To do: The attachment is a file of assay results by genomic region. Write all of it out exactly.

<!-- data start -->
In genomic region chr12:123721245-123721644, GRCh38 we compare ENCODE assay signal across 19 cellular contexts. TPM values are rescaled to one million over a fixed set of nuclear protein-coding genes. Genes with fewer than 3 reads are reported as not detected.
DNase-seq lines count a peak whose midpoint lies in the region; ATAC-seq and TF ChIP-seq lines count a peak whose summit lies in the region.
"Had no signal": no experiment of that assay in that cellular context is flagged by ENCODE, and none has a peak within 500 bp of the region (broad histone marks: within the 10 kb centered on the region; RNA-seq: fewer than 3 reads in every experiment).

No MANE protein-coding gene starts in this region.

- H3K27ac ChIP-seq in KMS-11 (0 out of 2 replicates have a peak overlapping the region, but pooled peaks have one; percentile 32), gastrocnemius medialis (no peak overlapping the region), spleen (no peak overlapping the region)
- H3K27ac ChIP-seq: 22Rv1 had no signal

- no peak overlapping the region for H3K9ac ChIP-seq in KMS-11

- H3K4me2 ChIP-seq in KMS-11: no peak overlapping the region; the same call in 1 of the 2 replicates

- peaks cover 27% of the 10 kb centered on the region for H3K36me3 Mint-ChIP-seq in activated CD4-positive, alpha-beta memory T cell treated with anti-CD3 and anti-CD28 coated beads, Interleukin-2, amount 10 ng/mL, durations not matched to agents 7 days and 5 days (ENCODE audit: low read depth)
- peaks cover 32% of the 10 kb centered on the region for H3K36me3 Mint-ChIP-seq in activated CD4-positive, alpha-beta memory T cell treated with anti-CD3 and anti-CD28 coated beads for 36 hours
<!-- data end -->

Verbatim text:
In genomic region chr12:123721245-123721644, GRCh38 we compare ENCODE assay signal across 19 cellular contexts. TPM values are rescaled to one million over a fixed set of nuclear protein-coding genes. Genes with fewer than 3 reads are reported as not detected.
DNase-seq lines count a peak whose midpoint lies in the region; ATAC-seq and TF ChIP-seq lines count a peak whose summit lies in the region.
"Had no signal": no experiment of that assay in that cellular context is flagged by ENCODE, and none has a peak within 500 bp of the region (broad histone marks: within the 10 kb centered on the region; RNA-seq: fewer than 3 reads in every experiment).

No MANE protein-coding gene starts in this region.

- H3K27ac ChIP-seq in KMS-11 (0 out of 2 replicates have a peak overlapping the region, but pooled peaks have one; percentile 32), gastrocnemius medialis (no peak overlapping the region), spleen (no peak overlapping the region)
- H3K27ac ChIP-seq: 22Rv1 had no signal

- no peak overlapping the region for H3K9ac ChIP-seq in KMS-11

- H3K4me2 ChIP-seq in KMS-11: no peak overlapping the region; the same call in 1 of the 2 replicates

- peaks cover 27% of the 10 kb centered on the region for H3K36me3 Mint-ChIP-seq in activated CD4-positive, alpha-beta memory T cell treated with anti-CD3 and anti-CD28 coated beads, Interleukin-2, amount 10 ng/mL, durations not matched to agents 7 days and 5 days (ENCODE audit: low read depth)
- peaks cover 32% of the 10 kb centered on the region for H3K36me3 Mint-ChIP-seq in activated CD4-positive, alpha-beta memory T cell treated with anti-CD3 and anti-CD28 coated beads for 36 hours